Jesus said you are blessed if you believe without seeing. Do you believe Him?

Here are some good places to start if you want to investigate the Church further:

Thursday, April 8, 2010


Several times now I have gotten comments from [][][][][][] with the comment [][][][][][][][][][][][].  Now I'm sure that that is not what [][][][][][]meant to say, but I cannot post nor comment on [][][][][][][][][][][].  If you have made a comment on one of my posts and haven't seen it yet, this may be why.  I think it must be a person or persons unknown trying to send me messages in a language my server will not translate into English, or using a program not compatible with google blogs.  So, if you are [][][][][][], I apologize that you have not seen your comments posted to my blog.  I would sincerely love to hear any and all positive comments concerning my blog. So, keep trying, I will post what I can. God Bless.

Tuesday, April 6, 2010

Did you ever?

I was just thinking about forgiveness.  It is a very hard concept to follow.  Jesus was our perfect example of forgiveness.  I heard about how Our Lord Jesus Christ told us to forgive "...seventy times seven times" in a homily recently.  It is so hard to forgive even once, sometimes.  I am have a personal struggle with forgiveness.  I know someone whom I have a lot in common with but struggle to be friends with.  This  person wants help for his child, and I have trouble not having the "well that's what you get when you reject other people's kids."  I mean I have forgiven this person a slight of one of my kids, but it is hard to forget about it.  I know I should only think of the welfare of that child, but I have a hard time forgetting the parent's complicity in the hurt of mine.  It is now a struggle to be Christlike--to pray to be Christlike when it is against my own will.  How does one do it?  Pray, pray, pray.  Forgiveness, for a human, also requires some taming of the will.  Thank God, He doesn't need that.  He is Love and He always forgives.  I need forgiveness for the hardness of my heart right now.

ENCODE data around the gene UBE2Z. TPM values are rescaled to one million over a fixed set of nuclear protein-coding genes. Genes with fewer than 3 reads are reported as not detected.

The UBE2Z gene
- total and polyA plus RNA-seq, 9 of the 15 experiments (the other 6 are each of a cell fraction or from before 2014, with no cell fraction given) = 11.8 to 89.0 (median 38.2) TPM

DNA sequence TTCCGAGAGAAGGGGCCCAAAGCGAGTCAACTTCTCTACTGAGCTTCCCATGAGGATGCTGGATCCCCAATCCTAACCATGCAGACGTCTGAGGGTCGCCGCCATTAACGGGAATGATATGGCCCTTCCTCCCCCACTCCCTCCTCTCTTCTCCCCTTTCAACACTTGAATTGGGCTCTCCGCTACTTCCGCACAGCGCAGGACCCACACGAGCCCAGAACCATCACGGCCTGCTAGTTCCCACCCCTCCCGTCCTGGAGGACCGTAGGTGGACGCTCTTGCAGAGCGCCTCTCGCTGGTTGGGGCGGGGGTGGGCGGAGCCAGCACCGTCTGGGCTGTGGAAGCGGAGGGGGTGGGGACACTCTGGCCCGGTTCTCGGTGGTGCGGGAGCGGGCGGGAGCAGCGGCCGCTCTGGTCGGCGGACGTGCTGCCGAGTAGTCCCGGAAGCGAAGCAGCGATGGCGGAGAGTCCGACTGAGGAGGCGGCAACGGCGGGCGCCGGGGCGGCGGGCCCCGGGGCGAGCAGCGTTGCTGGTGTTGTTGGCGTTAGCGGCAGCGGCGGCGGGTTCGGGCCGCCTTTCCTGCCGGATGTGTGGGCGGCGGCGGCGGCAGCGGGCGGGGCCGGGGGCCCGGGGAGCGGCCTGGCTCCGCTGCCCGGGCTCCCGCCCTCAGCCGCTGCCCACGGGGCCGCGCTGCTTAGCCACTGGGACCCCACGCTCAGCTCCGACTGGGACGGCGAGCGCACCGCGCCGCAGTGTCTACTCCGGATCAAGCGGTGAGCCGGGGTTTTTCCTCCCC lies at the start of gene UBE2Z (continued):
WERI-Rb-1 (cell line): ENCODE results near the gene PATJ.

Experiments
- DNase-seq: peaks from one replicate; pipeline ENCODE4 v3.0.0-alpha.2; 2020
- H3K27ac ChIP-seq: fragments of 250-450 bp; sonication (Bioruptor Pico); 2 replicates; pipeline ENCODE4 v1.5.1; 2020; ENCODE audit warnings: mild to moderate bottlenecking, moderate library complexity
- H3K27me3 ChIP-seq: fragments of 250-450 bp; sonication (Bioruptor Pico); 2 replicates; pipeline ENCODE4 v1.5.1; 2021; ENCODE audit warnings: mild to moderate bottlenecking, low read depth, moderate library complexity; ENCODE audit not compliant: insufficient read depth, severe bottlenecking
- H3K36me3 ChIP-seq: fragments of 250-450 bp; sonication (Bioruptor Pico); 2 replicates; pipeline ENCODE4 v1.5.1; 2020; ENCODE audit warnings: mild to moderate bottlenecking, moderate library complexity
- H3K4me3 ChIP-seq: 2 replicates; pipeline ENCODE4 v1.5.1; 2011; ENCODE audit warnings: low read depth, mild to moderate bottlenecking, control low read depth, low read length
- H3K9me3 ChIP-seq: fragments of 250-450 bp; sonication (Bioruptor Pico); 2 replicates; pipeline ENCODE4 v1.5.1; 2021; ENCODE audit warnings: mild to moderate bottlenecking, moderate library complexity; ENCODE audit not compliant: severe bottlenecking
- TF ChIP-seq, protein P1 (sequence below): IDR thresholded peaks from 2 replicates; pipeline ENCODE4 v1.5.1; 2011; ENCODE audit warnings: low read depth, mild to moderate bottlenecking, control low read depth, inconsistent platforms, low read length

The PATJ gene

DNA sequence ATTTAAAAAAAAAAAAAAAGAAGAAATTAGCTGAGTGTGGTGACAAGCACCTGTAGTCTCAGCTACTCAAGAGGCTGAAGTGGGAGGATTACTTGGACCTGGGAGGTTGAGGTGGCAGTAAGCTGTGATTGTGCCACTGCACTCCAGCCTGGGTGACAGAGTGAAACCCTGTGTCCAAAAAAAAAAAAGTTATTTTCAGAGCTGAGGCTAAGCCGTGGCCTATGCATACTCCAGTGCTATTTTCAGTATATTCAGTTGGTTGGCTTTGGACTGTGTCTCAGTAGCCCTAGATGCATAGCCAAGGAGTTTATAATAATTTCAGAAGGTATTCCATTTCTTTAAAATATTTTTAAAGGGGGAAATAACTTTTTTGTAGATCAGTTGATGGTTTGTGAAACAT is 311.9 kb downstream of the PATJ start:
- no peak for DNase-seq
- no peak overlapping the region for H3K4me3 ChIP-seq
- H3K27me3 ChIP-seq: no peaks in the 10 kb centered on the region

Friday, April 2, 2010

Just another Day

Gentle Reader,
Today I am writing to write.  I don't have a particular subject.

I was thinking alot about something someone said to me on a forum on which I am a member.  I find that you get false impressions of people.  I have to keep that in mind about myself, also.  A man, whom I thought was at least friendly to me, told me I should "see a shrink" because he thought I was being obsessive about another member.  Actually I was being "obsessive" about the false things she was saying about what Baptists believe, believe it or not.

You see, I grew up in the Baptist faith, General Association of Regular Baptist Churches (GARBC) to be precise.  I believe the GARBC, though quite small compared to, say, the Southern Baptist Convention or the Independent Baptist Churches, would be considered a "mainstream" Baptist faith.  I grew up believing in the Trinity the exact same way it is taught in the (Catholic) Church.  I grew up believing in the divinity of Our Lord Jesus Christ in exactly the same way that the Church teaches it.  I grew up loving and believing in the Holy Scriptures, the way the Church does.